Arriving in New Zealand, we were pleasantly surprised by the Auckland Day celebration along the waterfront. We LOVE when you don’t plan for a special event and it just appears in your path like a gift from the travel gods. The day was a quick hit of a gorgeous city! We most enjoyed the Tamaki Herenga Waka Festival, which shared Maori culture and heritage though many free activities, including an awesome indoor music venue with glampy bean bag chairs to relax and escape the strong sun.
The next day Josh told me he wanted to take his humble earnings from his South Australia craft fair and treat us to a day of wine tasting and oysters on Waiheke Island. Well twist my arm (what a guy!)
We boarded the ferry from Auckland and in a half hour docked on the popular island, boasting more that 30 wineries and many walking tracks. At the ferry terminal at Matiatia Wharf we found wonderful hiking maps of the “Walk Waiheke” trail network-one for each of the island’s four areas: the headlands, beaches, “forest heart,” and the “far end.” Waiheke in Maori translates to “Cascading Waters,” but on this particular visit the island was in a drought state with rain water supply running VERY low. One of our servers during the day informed us, “you’ll know a local when you SMELL them. I can’t remember the last time I showered!”
Having purchased a “Hop on, Hop off” bus pass, we stopped in the town of Ostend and savored a deli lunch on the half shell at Te Matuku Oysters, with fresh coleslaw and potato salad to boot. A few picnic supplies from the market next door and we were on the bus again, heading to a few wineries on our short list. The island has a unique microclimate, warmer than the mainland, lending nicely to the jammy Pinot Noirs and other unique reds found here.
We sampled wines at three stops on the Vineyard Walking Trail. First at luxurious Tantalus Estate with it’s stunning lighting installations made of vines by James Russ of Epsilon Lighting and it’s cushy lawn with lounge seating and oversized lawn games. Then we shared a glass of Pinot and snacks on the chill deck at Stonyridge. Our favorite wine and atmosphere was at Obsidian Cellar Door near Onetangi Beach on Te Makiri Road, tucked away at the bottom of the walking trail, our servers were incredibly articulate and fun young locals. The Viognier was delectable!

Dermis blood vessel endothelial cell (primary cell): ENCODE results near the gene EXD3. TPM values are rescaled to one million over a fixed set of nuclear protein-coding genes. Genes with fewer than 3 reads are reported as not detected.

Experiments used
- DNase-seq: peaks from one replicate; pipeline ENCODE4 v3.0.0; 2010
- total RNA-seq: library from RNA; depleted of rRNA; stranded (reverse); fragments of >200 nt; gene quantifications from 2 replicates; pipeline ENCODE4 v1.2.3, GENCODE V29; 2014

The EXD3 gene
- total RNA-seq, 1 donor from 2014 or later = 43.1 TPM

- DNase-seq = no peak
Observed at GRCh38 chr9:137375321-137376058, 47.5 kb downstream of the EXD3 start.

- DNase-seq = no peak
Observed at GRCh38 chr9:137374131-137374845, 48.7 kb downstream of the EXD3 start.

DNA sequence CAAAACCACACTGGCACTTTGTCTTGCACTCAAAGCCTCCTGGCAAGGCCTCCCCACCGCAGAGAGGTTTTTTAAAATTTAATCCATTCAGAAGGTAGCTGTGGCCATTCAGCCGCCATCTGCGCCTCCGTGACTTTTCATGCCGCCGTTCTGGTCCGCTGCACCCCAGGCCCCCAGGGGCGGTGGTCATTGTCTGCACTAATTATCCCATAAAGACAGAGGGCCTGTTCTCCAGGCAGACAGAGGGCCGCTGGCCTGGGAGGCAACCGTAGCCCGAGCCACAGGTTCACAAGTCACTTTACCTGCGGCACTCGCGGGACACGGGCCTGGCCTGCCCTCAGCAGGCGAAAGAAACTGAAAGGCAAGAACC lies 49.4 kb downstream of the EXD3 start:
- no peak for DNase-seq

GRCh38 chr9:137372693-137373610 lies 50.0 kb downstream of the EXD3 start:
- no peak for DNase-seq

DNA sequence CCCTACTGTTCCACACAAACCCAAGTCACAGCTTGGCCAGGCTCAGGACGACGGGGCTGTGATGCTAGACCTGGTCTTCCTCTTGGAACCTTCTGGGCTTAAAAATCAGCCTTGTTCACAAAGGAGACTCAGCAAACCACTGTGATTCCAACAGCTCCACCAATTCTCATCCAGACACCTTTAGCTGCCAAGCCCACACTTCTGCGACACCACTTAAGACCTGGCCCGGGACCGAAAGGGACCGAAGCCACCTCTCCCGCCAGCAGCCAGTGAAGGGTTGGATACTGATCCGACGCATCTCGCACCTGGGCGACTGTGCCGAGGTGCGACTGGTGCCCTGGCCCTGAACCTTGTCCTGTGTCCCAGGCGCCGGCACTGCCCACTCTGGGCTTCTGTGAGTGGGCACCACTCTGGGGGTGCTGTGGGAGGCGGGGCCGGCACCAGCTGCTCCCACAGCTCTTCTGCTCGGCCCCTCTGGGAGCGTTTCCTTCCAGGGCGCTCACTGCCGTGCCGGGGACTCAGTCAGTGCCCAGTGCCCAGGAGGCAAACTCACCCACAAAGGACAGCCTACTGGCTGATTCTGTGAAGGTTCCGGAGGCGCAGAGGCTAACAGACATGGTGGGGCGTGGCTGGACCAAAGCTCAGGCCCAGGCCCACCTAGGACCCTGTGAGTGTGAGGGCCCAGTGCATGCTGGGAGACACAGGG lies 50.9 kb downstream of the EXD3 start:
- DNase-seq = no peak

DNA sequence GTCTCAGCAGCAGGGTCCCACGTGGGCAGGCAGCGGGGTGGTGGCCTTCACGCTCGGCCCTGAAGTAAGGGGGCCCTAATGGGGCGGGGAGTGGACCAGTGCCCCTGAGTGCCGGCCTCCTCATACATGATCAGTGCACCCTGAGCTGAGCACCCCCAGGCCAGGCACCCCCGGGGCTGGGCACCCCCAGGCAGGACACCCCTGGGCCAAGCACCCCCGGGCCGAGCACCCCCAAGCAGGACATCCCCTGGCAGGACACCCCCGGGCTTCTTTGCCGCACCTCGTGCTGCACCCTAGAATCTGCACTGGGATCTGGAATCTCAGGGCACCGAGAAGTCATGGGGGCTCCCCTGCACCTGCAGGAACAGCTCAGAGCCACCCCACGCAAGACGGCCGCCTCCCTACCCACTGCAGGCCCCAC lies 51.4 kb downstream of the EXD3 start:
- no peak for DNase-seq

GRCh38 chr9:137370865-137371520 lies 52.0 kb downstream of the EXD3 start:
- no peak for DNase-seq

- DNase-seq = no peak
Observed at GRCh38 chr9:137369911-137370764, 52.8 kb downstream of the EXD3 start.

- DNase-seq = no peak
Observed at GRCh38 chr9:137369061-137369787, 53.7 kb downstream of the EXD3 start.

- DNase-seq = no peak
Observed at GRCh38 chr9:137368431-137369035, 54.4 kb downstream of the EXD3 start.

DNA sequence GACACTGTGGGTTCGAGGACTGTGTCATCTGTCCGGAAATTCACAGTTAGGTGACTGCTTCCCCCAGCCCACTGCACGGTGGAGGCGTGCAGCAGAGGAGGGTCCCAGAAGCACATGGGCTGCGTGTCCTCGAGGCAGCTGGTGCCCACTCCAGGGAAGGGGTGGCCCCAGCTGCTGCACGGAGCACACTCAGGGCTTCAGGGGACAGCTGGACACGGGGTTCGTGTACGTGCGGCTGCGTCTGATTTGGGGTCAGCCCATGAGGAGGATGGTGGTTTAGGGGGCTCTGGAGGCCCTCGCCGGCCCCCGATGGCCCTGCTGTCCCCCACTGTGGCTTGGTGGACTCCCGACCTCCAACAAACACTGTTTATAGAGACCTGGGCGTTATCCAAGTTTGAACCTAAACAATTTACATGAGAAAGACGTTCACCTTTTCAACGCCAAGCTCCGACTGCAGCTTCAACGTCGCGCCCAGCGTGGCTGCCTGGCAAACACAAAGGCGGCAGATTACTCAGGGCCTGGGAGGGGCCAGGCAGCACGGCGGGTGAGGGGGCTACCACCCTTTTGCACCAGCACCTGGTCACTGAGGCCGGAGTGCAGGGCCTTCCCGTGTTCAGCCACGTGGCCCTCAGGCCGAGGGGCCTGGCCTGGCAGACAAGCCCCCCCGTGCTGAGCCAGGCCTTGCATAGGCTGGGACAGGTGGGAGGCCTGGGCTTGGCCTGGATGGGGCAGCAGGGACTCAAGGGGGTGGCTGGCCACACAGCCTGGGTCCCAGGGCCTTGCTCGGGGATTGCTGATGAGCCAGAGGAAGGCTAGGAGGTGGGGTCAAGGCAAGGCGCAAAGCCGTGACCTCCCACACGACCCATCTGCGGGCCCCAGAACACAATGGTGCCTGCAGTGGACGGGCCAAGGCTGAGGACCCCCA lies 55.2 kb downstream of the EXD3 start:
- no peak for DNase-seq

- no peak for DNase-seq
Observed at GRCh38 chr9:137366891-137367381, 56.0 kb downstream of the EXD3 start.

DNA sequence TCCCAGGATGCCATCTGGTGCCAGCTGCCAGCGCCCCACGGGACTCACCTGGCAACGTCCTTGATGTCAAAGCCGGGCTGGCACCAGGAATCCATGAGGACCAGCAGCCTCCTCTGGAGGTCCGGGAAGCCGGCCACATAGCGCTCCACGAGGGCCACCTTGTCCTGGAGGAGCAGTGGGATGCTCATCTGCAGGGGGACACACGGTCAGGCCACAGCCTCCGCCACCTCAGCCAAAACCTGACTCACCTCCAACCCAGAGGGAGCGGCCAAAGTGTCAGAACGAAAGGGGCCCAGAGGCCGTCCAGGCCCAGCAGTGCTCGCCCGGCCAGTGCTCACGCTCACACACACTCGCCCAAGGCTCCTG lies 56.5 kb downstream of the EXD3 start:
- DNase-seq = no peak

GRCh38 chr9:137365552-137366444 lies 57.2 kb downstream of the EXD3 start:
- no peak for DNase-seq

After a steep descent down walking paths leading past the island hostel and nature reserves, we arrived at Onetangi Beach and did some dreamy body surfing in perfect cool water. Super-salty, burning the eyes, but worth every little wave! A quick costume change out of our swimsuits and we caught the last hop-on bus of the day to Cable Bay Vineyard to watch the sunset on the expansive lawn before a two-kilometer twilight stroll back to the ferry.
More to do: If we had a few more days here we would have likely done the olive oil tastings, rented bikes and taken the public bus to the far end of the island for more remote hiking. There is also a big art culture on Waiheke: a map is available to stroll the local galleries. Endless activities abound, including kayaking, scooters, zip lining, mountain biking. Never a dull moment...unless of course that is what your spirit calls for. There are plenty of beaches and peaceful places to just chill! Stay a few nights and island camp or Airbnb it!